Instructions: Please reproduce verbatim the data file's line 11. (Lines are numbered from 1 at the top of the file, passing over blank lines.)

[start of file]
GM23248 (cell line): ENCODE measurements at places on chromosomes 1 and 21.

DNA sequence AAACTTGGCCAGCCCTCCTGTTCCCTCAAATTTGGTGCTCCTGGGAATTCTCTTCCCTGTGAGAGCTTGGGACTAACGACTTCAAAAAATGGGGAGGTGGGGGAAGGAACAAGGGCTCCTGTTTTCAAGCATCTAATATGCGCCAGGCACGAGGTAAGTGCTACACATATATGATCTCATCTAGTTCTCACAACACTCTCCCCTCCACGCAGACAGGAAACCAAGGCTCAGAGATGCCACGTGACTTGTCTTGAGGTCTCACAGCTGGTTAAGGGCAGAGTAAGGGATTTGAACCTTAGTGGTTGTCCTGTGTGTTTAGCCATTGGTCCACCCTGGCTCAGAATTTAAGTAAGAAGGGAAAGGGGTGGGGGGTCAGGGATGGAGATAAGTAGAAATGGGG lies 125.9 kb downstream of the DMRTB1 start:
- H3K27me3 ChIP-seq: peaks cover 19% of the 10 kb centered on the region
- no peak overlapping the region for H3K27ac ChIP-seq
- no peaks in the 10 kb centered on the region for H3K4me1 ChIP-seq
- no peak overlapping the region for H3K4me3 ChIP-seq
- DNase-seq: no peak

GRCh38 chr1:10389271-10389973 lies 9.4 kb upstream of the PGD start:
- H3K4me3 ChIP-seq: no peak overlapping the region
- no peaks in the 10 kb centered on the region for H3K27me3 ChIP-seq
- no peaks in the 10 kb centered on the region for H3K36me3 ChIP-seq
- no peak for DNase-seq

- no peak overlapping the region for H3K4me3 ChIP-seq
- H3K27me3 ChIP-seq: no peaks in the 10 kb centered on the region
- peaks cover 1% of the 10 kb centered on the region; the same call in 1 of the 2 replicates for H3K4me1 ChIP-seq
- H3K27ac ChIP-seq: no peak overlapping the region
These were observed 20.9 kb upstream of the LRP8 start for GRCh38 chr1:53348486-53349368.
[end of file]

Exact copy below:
- no peaks in the 10 kb centered on the region for H3K36me3 ChIP-seq